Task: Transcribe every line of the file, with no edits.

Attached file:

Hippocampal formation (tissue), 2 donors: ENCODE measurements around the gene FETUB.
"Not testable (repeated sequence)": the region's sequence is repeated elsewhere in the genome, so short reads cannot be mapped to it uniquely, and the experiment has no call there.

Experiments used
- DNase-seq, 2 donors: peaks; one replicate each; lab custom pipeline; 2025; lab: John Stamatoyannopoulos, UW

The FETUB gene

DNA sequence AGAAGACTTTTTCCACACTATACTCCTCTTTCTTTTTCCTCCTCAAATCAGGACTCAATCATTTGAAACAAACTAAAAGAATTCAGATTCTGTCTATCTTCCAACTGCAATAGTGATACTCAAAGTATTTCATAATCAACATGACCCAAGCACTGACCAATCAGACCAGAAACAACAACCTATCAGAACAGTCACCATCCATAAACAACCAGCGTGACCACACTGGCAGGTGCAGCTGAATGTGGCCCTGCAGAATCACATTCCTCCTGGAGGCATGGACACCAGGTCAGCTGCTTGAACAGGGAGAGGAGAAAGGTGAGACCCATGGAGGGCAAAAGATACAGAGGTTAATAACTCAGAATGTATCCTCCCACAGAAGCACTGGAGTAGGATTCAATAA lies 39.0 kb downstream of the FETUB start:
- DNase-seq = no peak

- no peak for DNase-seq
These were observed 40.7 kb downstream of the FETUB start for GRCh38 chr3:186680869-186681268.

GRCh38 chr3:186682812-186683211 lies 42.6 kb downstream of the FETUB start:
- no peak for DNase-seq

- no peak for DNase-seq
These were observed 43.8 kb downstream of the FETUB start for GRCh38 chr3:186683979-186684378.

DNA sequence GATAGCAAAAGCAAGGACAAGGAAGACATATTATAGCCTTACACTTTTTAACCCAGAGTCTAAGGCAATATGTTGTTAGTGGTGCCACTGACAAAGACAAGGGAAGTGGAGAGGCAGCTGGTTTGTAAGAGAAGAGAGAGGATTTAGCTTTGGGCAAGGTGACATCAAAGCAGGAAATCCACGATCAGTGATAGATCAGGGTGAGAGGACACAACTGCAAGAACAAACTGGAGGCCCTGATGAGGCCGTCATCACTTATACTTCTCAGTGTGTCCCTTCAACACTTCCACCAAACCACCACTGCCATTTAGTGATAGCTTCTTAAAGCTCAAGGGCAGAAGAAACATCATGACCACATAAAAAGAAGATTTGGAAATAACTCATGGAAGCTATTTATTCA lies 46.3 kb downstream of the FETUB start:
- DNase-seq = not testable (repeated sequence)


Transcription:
Hippocampal formation (tissue), 2 donors: ENCODE measurements around the gene FETUB.
"Not testable (repeated sequence)": the region's sequence is repeated elsewhere in the genome, so short reads cannot be mapped to it uniquely, and the experiment has no call there.

Experiments used
- DNase-seq, 2 donors: peaks; one replicate each; lab custom pipeline; 2025; lab: John Stamatoyannopoulos, UW

The FETUB gene

DNA sequence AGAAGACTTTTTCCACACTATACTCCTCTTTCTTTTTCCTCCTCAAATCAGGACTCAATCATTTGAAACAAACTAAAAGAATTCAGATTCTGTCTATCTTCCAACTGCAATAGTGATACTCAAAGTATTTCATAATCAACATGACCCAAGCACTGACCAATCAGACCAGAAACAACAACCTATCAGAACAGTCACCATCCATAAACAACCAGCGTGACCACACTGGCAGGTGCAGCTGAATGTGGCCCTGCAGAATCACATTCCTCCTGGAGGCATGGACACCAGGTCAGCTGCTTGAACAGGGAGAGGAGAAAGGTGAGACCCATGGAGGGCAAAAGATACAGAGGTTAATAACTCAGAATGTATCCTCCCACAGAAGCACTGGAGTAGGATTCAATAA lies 39.0 kb downstream of the FETUB start:
- DNase-seq = no peak

- no peak for DNase-seq
These were observed 40.7 kb downstream of the FETUB start for GRCh38 chr3:186680869-186681268.

GRCh38 chr3:186682812-186683211 lies 42.6 kb downstream of the FETUB start:
- no peak for DNase-seq

- no peak for DNase-seq
These were observed 43.8 kb downstream of the FETUB start for GRCh38 chr3:186683979-186684378.

DNA sequence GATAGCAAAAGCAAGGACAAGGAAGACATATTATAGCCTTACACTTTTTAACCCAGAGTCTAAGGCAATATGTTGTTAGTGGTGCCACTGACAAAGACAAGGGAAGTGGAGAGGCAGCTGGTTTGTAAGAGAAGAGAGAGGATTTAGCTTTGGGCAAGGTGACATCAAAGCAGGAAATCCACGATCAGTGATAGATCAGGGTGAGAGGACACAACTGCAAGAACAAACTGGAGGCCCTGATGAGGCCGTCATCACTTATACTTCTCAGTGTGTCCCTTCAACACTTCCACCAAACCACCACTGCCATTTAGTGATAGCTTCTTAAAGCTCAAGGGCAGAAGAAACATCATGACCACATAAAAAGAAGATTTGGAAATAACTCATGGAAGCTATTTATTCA lies 46.3 kb downstream of the FETUB start:
- DNase-seq = not testable (repeated sequence)